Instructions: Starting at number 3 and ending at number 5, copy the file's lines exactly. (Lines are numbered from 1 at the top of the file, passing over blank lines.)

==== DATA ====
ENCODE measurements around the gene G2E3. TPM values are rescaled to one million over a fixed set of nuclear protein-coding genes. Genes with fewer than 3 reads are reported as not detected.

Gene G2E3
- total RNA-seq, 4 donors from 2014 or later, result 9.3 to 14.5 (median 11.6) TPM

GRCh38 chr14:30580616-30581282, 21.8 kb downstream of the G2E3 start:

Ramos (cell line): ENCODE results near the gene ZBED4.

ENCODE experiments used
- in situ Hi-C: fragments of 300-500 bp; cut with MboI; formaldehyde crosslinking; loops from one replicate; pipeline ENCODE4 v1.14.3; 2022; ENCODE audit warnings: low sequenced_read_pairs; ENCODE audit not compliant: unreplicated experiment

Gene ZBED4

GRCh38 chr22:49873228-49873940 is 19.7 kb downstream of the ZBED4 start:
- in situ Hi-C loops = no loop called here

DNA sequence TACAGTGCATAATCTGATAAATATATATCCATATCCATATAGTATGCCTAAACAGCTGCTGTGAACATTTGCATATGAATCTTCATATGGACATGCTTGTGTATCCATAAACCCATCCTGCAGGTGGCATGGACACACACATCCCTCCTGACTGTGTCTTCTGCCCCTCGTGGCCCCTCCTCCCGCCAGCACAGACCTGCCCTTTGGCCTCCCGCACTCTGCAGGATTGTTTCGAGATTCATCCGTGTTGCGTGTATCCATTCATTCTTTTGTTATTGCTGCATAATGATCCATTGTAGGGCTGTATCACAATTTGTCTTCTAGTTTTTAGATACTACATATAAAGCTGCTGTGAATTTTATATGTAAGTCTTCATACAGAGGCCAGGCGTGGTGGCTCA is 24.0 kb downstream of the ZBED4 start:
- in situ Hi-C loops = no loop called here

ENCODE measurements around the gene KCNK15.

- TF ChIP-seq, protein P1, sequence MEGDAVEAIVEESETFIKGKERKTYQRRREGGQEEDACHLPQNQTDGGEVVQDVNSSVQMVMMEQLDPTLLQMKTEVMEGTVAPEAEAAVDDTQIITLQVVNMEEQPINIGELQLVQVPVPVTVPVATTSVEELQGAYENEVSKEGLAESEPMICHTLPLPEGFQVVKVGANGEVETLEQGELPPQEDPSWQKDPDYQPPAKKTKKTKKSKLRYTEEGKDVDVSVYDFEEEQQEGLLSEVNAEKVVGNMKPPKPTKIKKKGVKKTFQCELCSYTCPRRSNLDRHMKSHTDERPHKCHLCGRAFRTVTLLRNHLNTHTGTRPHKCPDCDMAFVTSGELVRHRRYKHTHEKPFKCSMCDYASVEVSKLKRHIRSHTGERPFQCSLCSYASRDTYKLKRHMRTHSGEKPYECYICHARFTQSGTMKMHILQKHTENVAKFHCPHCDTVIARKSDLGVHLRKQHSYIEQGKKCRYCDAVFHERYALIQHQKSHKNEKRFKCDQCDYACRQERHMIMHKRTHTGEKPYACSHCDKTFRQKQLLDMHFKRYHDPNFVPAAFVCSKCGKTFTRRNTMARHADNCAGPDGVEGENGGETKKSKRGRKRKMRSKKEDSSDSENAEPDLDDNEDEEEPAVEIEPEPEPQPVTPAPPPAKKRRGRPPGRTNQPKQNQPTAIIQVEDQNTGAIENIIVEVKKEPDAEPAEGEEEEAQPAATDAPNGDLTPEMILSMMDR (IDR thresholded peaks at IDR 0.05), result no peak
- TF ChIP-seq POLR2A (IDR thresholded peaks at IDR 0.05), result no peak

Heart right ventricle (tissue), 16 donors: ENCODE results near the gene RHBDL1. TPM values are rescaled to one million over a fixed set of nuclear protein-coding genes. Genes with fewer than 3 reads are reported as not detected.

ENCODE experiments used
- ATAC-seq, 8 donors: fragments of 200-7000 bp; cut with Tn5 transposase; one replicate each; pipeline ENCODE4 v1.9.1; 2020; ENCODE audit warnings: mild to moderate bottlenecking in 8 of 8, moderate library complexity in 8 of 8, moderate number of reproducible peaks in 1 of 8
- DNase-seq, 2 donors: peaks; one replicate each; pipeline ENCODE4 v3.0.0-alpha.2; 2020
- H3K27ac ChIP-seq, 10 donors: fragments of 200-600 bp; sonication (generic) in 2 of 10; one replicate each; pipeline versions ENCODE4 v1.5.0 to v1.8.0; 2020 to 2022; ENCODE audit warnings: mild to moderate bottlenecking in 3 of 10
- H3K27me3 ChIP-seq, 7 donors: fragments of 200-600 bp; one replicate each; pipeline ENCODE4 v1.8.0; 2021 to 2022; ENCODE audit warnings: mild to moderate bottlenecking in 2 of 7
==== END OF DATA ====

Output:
- total RNA-seq, 4 donors from 2014 or later, result 9.3 to 14.5 (median 11.6) TPM

GRCh38 chr14:30580616-30581282, 21.8 kb downstream of the G2E3 start:

Ramos (cell line): ENCODE results near the gene ZBED4.